Published January 8, 2013 | Updated October 9, 2019
Imagine this scenario: you’ve spent considerable time establishing rapport and building good communications with a prospect. You’ve dug into the business drivers and understand the needs of the prospect’s business and the problems that must be solved. Now you’re in the process of putting together a lucrative equipment transaction for the prospect based on features and benefits of your equipment. Soon you’ll be ready to pitch it – or will you?
You truly believe your solution offers tremendous value and will solve the problems on the table. As you’re wrapping up the sales presentation, you try one of the traditional, perhaps even dated, “trial closes.” You say something like, “So I think we can agree that this solution is right for your business. When would you like to take delivery?”
The thinking here is that if you’ve done everything correctly up to this point, there really isn’t much of a decision required. If the prospect has already bought into your sales pitch, the theory is that the sale has already been made and that it’s a done deal. But then the prospect comes back with the ultimate objection, even if it’s not really expressed as such. The prospect says, “Sounds great, but how much does it cost?”
Salespeople often lose their grip when they hear this question. They immediately start worrying that maybe their price is too high and that when they tell the prospect what it costs, they’ll lose the deal. So the first step is to find out why the question was even asked. Sometimes the answer becomes painfully obvious when you realize that at no point in the sales process did you tell the prospect what the price actually is. In this case the question is more of a glaring omission than a real objection.
In order to prevent this from happening and to preempt the issue of price as an objection altogether, it’s a much better idea to introduce price into the trial close but with a little twist. Instead of fumbling around with a big, intimidating number, it’s much easier to start the discussion around a particular payment and then work from there. And in the event that you have neglected to mention price up to this point, this technique will still work just as well.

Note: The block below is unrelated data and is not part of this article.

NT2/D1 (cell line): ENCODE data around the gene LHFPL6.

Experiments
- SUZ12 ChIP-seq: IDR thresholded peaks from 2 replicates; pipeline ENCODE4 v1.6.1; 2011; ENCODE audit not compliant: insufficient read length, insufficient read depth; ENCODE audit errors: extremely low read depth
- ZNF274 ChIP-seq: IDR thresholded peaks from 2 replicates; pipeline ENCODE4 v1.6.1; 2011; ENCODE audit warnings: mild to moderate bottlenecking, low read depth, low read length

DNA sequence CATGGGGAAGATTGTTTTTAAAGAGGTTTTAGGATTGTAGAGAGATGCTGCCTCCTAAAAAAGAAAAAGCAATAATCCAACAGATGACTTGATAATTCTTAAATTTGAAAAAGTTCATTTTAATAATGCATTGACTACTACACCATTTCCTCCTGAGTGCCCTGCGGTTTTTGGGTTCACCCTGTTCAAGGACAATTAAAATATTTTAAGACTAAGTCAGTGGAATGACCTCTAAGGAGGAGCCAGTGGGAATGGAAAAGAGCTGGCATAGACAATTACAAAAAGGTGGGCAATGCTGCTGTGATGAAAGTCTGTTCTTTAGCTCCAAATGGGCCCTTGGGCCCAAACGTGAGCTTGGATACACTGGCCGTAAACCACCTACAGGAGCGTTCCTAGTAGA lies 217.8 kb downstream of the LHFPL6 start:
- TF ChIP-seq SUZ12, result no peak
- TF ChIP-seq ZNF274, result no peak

Here’s an example of a trial close that uses a payment to hook the prospect. Let’s say you’re talking about a $25,000 equipment acquisition. Based on the residual value, applicable rate and term, you can offer the customer a payment of $220 per month. You also know that if you extend the term a bit you could get the payment down to $189. The trial close might now sound something like this:
“So I think we can agree that this solution is right for your business. Based on our attractive lease financing, your monthly payment would only be about $220. When do you want to take delivery?”
This approach does several things. First, it moves the subject of price away from a big number to a much smaller number. Second, by the way the question is framed you are presuming that the prospect is going to say yes. Experience shows that if you’ve managed the sales process correctly to this point, that is exactly what they are going to stay.
Third, if there is a price issue, you’re in a much safer place to talk about it without having to offer a discount. Talking in terms of hundreds of dollars is far less intimidating for many equipment buyers than talking about tens of thousands, and it’s a much easier number to negotiate from. More importantly, the lease payment can be adjusted by changing transaction variables like the term and buyout provisions. Using this approach, you can lower the payment without losing one penny of margin.
For example, suppose the prospect says, “Yes, I really need the equipment but $220 is a little out of my budget right now.”
You could immediately come back with, “Okay, we both agree that you need this equipment as soon as possible. So let’s extend the term for a year. If we do that, I can get the price down to $189 a month. When do you want it delivered?”
If you use this approach, you should never have to discount an equipment transaction again. By inserting more easily manageable lease payments into the sales discussion early on, you can completely eliminate price objections that can erode margins or cost you the transaction altogether.
Properly used, lease financing becomes much more than a simple payment method. It becomes a strategic advantage for a salesperson seeking to close more transactions. Lease financing is one of the best, most effective means of overcoming a fundamental objection based on price.